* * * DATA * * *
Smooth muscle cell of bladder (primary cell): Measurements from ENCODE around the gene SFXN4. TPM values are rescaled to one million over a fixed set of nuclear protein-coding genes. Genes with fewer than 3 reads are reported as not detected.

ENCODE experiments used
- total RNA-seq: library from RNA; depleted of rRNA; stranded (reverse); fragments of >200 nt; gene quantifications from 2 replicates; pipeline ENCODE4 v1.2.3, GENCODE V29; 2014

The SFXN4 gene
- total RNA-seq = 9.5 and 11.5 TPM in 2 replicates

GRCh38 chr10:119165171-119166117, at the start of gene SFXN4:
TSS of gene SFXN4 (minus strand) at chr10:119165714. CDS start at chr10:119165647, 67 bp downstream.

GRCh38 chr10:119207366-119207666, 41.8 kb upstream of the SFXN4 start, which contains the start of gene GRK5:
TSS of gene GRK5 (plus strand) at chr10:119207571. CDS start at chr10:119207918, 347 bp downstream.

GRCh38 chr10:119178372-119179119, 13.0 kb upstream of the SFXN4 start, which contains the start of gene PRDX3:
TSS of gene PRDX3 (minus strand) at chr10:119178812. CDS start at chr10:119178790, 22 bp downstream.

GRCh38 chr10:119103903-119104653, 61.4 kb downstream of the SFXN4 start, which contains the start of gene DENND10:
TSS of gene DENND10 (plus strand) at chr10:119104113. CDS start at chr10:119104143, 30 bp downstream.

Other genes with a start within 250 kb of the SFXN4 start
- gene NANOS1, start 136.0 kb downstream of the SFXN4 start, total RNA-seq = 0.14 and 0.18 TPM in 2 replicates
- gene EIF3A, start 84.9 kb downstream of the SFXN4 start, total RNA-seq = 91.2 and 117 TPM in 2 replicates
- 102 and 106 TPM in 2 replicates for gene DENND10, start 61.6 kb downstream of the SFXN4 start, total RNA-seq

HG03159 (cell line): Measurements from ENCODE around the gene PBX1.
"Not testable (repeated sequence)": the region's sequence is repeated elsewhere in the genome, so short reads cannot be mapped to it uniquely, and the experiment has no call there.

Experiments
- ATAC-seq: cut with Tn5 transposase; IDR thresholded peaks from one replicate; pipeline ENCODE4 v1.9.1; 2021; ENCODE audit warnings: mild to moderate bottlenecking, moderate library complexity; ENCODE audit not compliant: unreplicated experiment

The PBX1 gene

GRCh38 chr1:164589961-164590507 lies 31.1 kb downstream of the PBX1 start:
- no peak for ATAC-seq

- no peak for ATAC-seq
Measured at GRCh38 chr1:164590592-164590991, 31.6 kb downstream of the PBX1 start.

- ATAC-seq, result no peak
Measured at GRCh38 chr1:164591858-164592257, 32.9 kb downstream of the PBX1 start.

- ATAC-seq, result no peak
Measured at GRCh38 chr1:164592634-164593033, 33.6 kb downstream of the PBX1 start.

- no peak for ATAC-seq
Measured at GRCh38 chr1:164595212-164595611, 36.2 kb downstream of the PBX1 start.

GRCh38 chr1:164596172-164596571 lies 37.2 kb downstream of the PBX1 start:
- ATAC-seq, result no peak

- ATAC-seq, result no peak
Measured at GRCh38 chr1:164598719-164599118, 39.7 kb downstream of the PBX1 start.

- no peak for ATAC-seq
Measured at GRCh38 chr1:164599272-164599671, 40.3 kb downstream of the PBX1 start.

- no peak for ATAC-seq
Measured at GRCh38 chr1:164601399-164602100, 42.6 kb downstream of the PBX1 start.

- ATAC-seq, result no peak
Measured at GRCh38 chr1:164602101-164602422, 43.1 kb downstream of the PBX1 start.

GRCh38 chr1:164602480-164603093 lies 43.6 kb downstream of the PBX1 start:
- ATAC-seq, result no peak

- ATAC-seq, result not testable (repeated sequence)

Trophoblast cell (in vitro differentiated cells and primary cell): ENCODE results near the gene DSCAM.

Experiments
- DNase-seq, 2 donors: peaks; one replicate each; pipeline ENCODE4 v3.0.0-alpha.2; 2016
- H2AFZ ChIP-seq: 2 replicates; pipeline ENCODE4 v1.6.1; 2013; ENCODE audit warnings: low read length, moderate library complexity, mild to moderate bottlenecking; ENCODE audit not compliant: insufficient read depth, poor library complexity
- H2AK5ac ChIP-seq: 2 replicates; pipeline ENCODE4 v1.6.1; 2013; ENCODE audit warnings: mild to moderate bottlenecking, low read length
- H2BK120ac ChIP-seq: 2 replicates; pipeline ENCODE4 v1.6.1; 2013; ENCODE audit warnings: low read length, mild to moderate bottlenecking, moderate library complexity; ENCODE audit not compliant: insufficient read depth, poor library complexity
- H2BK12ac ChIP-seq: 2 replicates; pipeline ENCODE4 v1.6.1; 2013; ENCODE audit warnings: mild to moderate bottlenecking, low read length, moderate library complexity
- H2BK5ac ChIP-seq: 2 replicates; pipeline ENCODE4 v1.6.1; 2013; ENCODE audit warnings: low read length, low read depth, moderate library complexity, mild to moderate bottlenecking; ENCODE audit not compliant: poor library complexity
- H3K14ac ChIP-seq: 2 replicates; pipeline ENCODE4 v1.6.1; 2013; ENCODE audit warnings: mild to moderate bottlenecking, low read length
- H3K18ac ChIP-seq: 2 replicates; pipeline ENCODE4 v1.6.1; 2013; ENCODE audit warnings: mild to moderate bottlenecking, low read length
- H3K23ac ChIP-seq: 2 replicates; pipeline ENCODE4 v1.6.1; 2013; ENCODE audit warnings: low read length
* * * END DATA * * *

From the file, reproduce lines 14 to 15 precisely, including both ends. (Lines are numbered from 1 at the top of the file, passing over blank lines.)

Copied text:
Other genes with a start within 250 kb of the SFXN4 start
- gene NANOS1, start 136.0 kb downstream of the SFXN4 start, total RNA-seq = 0.14 and 0.18 TPM in 2 replicates